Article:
Mumbai: Ousted Tata Group Chairman Cyrus Mistry today ruled out chances of a truce with Ratan Tata, claiming his fight is for larger issue of governance and that he will slug it out without giving up his family's 18.5 per cent holding in the USD 103-billion conglomerate.
"I will fight for that. I have fought for that... We have been there for 50 years, its not one day or two days," Mistry said a day after he quit from the boards of six listed Tata companies and declared he will take his battle against Tatas to courts.
"This is not about a business group fight. It is not about those type of things. If that was the situation, I would like to sit in the position. That's why I have removed myself from the position, because it is not me looking for position or power," Mistry told PTI in an interview.
He replied in negative when asked specifically if his family will exit its ownership in Tata Sons, the holding company of the country's biggest conglomerate, if he loses his fight in the courts.
Mistry family's 18.4 per cent holding in Tata Sons is valued at close to Rs 1 trillion and is the single largest non-promoter group investor for over five decades.
Mistry surprised all by resigning from all six key Tata group companies yesterday, even before the EGMs of some firms where shareholders were to vote on Tata Sons' proposal to oust him from directorship.
When asked if there is a chance of smoking the peace pipe, Mistry sought to distinguish his fight from feuds in India Inc's families, saying he is fighting for larger issues like ethics and governance at what is arguably one of the most revered conglomerates.
"This is about governance and reforms. If governance reforms happen, I benefit, I am not saying no to that," Mistry said.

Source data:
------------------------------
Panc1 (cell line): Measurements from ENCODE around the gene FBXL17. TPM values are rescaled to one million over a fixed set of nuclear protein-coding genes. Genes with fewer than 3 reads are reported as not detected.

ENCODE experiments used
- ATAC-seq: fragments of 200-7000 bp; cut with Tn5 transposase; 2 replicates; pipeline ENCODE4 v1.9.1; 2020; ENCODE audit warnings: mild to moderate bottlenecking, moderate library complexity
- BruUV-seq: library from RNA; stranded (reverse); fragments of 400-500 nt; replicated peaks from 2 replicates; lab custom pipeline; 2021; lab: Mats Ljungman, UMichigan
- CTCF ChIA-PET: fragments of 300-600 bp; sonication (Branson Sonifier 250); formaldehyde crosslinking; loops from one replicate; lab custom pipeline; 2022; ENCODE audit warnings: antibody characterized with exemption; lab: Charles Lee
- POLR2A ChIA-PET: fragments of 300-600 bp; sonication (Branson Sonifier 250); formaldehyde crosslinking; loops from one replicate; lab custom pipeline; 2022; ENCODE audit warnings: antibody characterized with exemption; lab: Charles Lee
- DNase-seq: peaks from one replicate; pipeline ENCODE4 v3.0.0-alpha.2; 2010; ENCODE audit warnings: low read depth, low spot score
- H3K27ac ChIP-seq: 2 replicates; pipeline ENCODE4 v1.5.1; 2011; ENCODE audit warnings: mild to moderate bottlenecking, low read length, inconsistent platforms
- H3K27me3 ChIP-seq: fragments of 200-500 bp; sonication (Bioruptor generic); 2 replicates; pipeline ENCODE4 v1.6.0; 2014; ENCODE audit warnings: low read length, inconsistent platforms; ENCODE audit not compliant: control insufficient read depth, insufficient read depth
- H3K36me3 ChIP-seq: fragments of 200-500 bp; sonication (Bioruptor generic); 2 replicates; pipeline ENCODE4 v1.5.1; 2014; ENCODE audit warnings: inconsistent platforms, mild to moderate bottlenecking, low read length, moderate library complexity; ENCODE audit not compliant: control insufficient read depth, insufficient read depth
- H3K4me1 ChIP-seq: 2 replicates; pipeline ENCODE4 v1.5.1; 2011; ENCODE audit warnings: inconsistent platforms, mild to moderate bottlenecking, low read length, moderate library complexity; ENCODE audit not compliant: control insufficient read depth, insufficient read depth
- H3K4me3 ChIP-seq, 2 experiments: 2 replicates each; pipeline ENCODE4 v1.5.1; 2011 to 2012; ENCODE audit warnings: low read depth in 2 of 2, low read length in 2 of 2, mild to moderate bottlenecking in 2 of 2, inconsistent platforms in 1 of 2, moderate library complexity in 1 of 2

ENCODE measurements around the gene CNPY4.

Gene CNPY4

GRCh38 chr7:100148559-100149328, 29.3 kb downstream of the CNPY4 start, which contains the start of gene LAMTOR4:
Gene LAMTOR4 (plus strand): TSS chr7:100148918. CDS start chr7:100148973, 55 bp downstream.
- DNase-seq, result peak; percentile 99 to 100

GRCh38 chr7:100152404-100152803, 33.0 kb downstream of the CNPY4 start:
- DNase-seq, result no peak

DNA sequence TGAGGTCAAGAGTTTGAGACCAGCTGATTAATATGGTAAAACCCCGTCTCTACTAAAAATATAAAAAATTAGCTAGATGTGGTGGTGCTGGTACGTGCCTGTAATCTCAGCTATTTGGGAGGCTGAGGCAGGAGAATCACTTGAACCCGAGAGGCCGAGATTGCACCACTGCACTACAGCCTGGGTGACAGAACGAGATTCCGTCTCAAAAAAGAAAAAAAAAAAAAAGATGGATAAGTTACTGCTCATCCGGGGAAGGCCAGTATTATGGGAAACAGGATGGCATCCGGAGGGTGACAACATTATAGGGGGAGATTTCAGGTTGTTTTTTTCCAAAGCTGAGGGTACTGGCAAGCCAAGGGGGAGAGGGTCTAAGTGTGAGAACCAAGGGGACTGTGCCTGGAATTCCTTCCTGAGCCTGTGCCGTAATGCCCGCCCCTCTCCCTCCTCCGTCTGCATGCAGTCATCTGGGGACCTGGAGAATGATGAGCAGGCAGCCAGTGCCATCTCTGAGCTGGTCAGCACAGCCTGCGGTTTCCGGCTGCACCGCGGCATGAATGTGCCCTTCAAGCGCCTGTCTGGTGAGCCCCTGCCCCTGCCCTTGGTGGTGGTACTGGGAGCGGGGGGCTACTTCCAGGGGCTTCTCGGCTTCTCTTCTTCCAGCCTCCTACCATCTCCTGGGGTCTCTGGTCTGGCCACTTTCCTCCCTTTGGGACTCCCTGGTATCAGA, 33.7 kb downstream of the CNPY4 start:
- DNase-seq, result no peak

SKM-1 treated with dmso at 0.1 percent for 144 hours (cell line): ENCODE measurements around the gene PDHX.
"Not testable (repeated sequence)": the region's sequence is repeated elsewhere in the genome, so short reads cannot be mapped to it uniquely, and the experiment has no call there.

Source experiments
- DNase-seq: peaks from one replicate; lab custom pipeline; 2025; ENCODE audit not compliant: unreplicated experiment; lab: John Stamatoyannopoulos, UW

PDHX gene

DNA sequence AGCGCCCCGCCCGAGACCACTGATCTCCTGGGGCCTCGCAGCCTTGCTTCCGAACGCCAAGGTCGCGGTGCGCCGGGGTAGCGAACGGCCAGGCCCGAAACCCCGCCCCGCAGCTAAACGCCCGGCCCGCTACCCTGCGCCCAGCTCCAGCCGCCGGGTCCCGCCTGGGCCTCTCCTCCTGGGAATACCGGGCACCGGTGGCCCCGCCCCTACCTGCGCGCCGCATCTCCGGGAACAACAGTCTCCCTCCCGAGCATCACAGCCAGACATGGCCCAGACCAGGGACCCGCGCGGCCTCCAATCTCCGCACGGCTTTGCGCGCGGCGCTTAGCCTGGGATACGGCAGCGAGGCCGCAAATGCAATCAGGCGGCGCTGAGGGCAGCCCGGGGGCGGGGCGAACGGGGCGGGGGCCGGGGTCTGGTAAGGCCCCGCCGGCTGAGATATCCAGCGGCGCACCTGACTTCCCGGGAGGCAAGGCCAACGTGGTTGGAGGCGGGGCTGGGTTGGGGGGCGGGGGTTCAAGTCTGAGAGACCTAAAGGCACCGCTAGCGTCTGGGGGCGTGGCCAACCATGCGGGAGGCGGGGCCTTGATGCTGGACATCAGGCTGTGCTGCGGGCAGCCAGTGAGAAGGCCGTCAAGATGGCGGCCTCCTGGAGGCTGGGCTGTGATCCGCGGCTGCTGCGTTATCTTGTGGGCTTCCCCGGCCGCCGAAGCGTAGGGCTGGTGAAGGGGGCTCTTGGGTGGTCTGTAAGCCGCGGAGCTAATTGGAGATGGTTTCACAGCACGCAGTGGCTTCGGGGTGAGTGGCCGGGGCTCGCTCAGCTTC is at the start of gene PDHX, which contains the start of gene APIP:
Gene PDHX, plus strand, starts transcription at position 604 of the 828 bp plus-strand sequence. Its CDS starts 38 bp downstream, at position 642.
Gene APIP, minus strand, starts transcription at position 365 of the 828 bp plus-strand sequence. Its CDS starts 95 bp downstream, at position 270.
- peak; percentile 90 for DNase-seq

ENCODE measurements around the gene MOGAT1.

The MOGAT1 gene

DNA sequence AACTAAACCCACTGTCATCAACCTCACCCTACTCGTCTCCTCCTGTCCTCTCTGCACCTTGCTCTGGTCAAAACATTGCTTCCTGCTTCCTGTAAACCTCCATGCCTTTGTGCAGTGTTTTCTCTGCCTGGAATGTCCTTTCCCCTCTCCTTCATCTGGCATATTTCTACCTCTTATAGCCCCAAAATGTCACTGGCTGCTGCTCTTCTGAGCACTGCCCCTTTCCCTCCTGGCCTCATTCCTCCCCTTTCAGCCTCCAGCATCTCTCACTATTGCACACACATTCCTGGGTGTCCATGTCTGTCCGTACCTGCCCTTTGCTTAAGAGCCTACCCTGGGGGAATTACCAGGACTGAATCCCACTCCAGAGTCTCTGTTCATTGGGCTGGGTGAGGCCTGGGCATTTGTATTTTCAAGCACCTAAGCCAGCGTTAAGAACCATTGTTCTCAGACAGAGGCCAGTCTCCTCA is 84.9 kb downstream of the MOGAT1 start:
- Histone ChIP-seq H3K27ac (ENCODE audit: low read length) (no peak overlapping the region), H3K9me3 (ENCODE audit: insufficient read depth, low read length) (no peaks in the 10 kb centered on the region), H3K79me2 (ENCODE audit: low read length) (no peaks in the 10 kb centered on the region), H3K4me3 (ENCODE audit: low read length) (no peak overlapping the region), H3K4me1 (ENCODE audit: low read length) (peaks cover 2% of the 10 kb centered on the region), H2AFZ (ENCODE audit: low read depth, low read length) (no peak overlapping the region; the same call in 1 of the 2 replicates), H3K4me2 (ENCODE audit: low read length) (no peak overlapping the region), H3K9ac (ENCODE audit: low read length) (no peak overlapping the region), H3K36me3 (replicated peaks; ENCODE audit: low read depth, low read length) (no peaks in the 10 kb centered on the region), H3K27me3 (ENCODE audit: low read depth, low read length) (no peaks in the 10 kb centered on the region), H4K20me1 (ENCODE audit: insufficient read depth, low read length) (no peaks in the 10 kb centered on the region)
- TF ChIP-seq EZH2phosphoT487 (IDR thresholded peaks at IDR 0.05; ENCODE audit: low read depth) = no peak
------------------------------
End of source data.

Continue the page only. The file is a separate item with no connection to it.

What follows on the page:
The 48-year-old Mistry also ruled out demanding more board positions at Tata Sons. He continues to be the lone family representative on the board at present and has ruled out giving up on it.
"I am not looking for board positions. I am looking for good governance. We will see what happens in the future," said Mistry, who was the first Chairman from a non-Tata family at the 149-year salt-to-software giant.
Mistry, who blames attempts to expose wrongdoings on the governance and ethics front for his removal, said Tatas are at an "inflection point" and there is a need to institutionalise processes to future-proof the business and feared that it would go down a "slippery slope" if action is not taken.
"Today, if you have a situation where the Trusts will go into the wrong hands and wrong governance happens, what will happen to the companies? If wrong decisions, both from a governance perspective and ethics, happen, this is a slippery slope that we will go down," he said.
Mistry said actions and discussions on shortcomings on both the counts had been initiated much before he was dismissed, and specifically pointed out to the Air Asia India and billionaire C Sivasankaran episodes as cases, which he said unnerved the old guard at Bombay House.
Mistry reiterated that discussions at Tata Sons about making Sivasankaran pay his share of the DoCoMo put option leaked out and wondered how the billionaire investor close to Ratan Tata sent a notice to the group within days.
"Within two or four days of us discussing at the board meeting, rather than us recovering the money, he (Siva) puts a claim on us. That is absolute nonsense, very frankly," he said.
Mistry wondered how the group entered the aviation business in two ventures when everybody else was making losses, but said he went by his predecessor Ratan Tata's judgement as he did not have any experience in the sector.
On Air Asia India, he asked why more funds were committed to the venture at the November board meet of Tata Sons without taking necessary action on a forensic audit which established a Rs 22 crore fraud in the carrier.
When asked for timelines on discovering of what he terms as "malafide" practices, Mistry hinted he came to know about much of it after taking over the reins. It can be noted that he had been on board of Tata Sons since 2006 before taking over chairmanship in December 2012.
He justified it saying being the only "non-Tata group" person on the board, he was not in the know of various aspects. "During my watch as the chairman, my aim was that no malafides can happen under me. If anything malafide was happening, I would put in a due process to make sure that it would not happen," he said.